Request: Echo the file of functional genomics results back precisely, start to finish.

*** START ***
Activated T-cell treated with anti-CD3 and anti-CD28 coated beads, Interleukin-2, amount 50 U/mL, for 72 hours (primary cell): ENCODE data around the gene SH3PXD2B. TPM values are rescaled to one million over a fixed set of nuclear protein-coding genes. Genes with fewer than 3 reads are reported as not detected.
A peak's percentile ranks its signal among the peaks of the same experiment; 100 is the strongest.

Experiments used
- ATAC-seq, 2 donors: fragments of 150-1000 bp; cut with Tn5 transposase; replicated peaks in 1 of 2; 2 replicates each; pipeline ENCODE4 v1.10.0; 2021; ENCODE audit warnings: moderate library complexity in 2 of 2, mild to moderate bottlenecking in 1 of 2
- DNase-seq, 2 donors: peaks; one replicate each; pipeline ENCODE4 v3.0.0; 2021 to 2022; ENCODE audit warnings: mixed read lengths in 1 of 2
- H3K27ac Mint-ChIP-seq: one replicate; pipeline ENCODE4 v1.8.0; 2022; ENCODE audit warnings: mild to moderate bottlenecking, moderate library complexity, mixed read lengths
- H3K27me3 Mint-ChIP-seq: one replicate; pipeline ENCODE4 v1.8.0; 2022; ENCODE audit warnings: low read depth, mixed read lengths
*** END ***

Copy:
Activated T-cell treated with anti-CD3 and anti-CD28 coated beads, Interleukin-2, amount 50 U/mL, for 72 hours (primary cell): ENCODE data around the gene SH3PXD2B. TPM values are rescaled to one million over a fixed set of nuclear protein-coding genes. Genes with fewer than 3 reads are reported as not detected.
A peak's percentile ranks its signal among the peaks of the same experiment; 100 is the strongest.

Experiments used
- ATAC-seq, 2 donors: fragments of 150-1000 bp; cut with Tn5 transposase; replicated peaks in 1 of 2; 2 replicates each; pipeline ENCODE4 v1.10.0; 2021; ENCODE audit warnings: moderate library complexity in 2 of 2, mild to moderate bottlenecking in 1 of 2
- DNase-seq, 2 donors: peaks; one replicate each; pipeline ENCODE4 v3.0.0; 2021 to 2022; ENCODE audit warnings: mixed read lengths in 1 of 2
- H3K27ac Mint-ChIP-seq: one replicate; pipeline ENCODE4 v1.8.0; 2022; ENCODE audit warnings: mild to moderate bottlenecking, moderate library complexity, mixed read lengths
- H3K27me3 Mint-ChIP-seq: one replicate; pipeline ENCODE4 v1.8.0; 2022; ENCODE audit warnings: low read depth, mixed read lengths